News / Middle East

Egypt Military: Crackdown on Protesters Justified

Egyptians carry the body of a protester killed during recent clashes in Tahrir Square, Cairo, December 19, 2011
Egyptians carry the body of a protester killed during recent clashes in Tahrir Square, Cairo, December 19, 2011

A spokesman for Egypt's ruling military told journalists Monday the use of force against protesters was justified, insisting that many were attacking or provoking soldiers, or destroying government property. Fourteen people were killed and more than 300 wounded during the last four days of violence in Cairo's Tahrir Square.

The latest actions against protesters in Cairo's Tahrir Square before dawn left many mostly young protesters angry and bitter. However, elsewhere in Cairo and across the country, the moves drew applause from some businessmen and ordinary citizens who say that recent protests were paralyzing the economy.

Witnesses said military police swept through the square around 4 a.m. Monday, firing what sounded like percussion bombs. Other witnesses say police beat protesters who were staying overnight at a mosque bordering the square. Several tents were reportedly burned.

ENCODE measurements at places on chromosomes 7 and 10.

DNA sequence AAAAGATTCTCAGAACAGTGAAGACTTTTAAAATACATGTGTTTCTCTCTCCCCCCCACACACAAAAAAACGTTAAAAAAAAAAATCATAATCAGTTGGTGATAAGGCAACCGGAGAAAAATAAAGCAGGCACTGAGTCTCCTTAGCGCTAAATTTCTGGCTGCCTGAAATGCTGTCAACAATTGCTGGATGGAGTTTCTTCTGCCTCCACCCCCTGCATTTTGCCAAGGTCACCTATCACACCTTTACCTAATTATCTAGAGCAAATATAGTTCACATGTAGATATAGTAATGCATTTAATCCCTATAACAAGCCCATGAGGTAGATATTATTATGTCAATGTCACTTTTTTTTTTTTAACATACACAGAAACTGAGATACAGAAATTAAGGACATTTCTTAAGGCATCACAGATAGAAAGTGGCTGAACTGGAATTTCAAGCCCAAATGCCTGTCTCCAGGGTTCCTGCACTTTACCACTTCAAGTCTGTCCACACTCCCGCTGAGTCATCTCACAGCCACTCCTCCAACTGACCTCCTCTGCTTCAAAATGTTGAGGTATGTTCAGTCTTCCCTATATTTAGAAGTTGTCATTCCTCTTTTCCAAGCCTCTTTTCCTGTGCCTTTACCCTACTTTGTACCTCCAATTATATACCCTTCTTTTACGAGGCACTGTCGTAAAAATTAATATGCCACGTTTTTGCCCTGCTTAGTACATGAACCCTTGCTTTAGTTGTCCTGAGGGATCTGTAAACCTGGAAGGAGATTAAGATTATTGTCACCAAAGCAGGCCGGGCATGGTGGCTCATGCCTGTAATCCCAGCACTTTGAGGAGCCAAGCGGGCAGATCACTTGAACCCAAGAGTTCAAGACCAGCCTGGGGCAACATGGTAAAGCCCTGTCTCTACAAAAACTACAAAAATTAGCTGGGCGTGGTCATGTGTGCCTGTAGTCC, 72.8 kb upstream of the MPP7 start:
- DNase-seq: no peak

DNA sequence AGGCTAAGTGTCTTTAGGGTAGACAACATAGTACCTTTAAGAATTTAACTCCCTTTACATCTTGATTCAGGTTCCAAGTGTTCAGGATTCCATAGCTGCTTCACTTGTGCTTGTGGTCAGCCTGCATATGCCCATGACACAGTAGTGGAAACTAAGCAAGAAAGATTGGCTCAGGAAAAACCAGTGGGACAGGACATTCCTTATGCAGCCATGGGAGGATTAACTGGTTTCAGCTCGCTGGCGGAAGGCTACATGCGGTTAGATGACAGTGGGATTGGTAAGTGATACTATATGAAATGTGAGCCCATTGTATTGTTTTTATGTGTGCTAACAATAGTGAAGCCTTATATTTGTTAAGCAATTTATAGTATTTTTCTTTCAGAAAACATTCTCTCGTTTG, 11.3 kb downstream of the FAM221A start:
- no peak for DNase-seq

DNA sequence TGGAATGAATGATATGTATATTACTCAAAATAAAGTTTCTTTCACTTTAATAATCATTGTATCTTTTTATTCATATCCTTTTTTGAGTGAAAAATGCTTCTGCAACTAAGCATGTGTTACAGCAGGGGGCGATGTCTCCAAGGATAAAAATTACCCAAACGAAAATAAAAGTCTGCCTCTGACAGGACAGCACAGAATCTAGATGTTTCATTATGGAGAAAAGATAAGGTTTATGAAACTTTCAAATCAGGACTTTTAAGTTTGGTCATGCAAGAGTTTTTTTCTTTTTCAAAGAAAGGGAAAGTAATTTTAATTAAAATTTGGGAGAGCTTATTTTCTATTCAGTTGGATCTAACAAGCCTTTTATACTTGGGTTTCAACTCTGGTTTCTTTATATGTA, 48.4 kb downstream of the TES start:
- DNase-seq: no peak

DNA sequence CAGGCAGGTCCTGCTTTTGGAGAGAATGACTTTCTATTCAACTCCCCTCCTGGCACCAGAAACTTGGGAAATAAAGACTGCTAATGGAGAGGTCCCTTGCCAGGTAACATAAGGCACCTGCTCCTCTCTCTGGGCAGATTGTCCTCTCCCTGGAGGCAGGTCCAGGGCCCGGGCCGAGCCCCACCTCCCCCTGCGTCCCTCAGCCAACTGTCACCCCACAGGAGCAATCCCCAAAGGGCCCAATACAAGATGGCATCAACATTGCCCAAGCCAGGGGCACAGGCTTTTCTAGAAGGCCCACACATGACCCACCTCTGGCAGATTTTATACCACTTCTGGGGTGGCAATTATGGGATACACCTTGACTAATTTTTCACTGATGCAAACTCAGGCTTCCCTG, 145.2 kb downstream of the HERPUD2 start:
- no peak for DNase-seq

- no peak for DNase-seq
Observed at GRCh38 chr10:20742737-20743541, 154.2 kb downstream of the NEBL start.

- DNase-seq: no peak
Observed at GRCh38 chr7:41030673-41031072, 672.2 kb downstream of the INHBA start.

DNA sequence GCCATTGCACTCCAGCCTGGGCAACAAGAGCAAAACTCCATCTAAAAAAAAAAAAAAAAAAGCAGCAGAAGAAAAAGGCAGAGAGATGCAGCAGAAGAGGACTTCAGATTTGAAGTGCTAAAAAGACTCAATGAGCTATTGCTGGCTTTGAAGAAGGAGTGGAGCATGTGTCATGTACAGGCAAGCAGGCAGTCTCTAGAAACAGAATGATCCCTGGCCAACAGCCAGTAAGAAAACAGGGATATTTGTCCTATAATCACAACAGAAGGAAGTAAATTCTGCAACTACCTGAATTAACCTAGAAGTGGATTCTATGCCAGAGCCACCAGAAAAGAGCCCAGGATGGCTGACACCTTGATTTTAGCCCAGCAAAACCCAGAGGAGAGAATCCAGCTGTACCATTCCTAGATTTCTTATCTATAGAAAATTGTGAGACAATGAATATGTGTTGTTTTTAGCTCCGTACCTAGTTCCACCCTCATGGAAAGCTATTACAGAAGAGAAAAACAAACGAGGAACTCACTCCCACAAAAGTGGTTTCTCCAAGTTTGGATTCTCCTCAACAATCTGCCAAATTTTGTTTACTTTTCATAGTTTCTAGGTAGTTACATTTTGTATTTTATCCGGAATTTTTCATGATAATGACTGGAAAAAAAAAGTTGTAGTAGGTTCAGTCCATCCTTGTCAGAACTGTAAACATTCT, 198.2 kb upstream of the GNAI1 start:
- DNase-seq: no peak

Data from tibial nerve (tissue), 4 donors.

General Adel Amara, a spokesman for Egypt's ruling Supreme Council of the Armed Forces, or SCAF, defended the actions. He accused protesters of “provoking” soldiers and “destroying government property.” He went a step further, claiming they were trying to destroy the state.

"The protesters are misusing their freedom to create chaos and trying to bring down the entire state, rather than the regime [of former President Hosni Mubarak], which has already fallen. " Amara said.

He insisted that "the nation, is in danger, and the army, which has shown great patience, is under severe pressure."

General Amara said soldiers are “trained to be courageous,” but complained that protesters were “continually harassing them,” hitting them with everything from “knives, to rocks, fire bombs and butagaz [cooking gas] cannisters.”  Protests, he claimed, are no longer peaceful:

"How can the protests be peaceful if the protesters are physically preventing the prime minister from entering his offices? Amara asked. "Soldiers who are guarding those offices, as well as the parliament, continue to be taunted by protesters on a daily basis."